Personal goals of players or why employees of an organisation need goals?
The work of a hockey coach is to coach people, not hockey. Therefore, personal goals of players are of crucial importance. Players cannot achieve something that is not clear for them. Players cannot learn something what they do not want. A good team is as good as good are the players of this team.
Before each season a competent coach discusses with players their individual goals and objectives for upcoming season, their strengths and skills that require development, general team goals and ways to achieve those. The critical point is to continuously monitor progress, analyse outcomes and define new goals when the previous goals are achieved.
The management theory defines goals as a backbone attribute within an organisation. A goal identifies general orientation of organisation activities, its structure and composition, controls the ties between its components, and integrates these components into a harmonized system. It also constitutes the basis for strategic decisions and planning within an organisation. Overall organisation image depends on goals’ nature.
Goal is an outcome to be achieved.
Goal represents a desired system state or an outcome of its activities achievable within specified time period. Goals must reflect the development prospects for the system.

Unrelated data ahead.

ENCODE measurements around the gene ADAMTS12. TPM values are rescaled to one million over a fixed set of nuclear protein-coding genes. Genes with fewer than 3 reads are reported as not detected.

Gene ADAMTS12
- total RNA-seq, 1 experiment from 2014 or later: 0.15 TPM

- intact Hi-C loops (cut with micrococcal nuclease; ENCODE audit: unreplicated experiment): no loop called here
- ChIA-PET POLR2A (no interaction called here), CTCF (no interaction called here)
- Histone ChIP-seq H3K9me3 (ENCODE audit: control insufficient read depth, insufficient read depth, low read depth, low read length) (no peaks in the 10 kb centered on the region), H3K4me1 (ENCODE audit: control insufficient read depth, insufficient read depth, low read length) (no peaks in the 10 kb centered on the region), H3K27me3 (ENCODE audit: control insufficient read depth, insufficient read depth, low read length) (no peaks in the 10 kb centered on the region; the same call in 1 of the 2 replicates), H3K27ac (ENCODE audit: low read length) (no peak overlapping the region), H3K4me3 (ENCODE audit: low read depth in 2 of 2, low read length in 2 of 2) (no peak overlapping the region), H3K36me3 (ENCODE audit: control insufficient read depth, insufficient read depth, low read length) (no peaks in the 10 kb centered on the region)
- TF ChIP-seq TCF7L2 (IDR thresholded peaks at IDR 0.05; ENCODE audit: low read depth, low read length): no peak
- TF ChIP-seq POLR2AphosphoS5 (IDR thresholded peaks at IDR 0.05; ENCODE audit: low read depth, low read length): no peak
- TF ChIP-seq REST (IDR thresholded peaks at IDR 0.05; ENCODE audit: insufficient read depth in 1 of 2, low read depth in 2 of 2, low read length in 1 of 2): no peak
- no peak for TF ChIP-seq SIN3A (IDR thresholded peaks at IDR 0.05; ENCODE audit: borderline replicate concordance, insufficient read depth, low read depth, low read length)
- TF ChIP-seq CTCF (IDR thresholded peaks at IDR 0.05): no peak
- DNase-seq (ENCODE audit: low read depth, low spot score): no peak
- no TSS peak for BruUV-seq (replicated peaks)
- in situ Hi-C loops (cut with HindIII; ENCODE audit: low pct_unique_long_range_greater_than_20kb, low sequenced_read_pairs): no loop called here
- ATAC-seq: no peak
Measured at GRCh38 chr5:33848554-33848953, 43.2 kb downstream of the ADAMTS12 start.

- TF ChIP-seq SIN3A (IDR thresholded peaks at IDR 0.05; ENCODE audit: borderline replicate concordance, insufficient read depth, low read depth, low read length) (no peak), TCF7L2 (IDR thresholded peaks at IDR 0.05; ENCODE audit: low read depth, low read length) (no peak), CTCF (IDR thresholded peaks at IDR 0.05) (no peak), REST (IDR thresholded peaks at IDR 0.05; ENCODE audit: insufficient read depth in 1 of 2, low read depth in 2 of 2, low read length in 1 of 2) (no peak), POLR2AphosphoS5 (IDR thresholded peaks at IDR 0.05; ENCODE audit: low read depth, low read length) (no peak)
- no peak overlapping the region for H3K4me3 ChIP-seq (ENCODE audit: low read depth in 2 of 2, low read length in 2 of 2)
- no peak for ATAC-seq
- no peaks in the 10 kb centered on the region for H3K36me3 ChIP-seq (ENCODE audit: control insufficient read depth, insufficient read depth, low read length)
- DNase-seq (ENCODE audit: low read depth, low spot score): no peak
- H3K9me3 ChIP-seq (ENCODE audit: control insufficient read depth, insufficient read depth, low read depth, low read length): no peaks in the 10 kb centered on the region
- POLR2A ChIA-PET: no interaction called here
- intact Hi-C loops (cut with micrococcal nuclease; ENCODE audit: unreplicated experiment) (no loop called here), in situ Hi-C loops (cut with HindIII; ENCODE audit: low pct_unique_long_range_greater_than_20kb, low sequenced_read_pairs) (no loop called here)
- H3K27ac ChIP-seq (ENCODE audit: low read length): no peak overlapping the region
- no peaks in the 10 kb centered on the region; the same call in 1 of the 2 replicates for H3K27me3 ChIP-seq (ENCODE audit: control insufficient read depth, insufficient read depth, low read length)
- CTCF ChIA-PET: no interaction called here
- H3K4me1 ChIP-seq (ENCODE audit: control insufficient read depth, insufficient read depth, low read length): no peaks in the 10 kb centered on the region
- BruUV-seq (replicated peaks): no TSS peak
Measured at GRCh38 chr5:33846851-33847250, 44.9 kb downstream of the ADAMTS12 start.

Goal is a future state of an object of management expressed in quantitative or qualitative manner that when achieved will solve the problem.
Defining goals transforms company’s strategic vision and course of development into specific tasks related to operation and performance of an organisation. Goals clearly describe what must be done, how large is the amount of work and what the time frames are. Until the long-term company’s development plans and its mission are not linked to specific measurable tasks, and managers do not show any progress in performing these tasks, mission and course of development statements represent merely fair words and unrealised ideas.
Target-specific management is based on the idea that managers and subordinates together set goals to get the job done and for their own growth.
Defining goals for an employee implies the following to be done by immediate superior: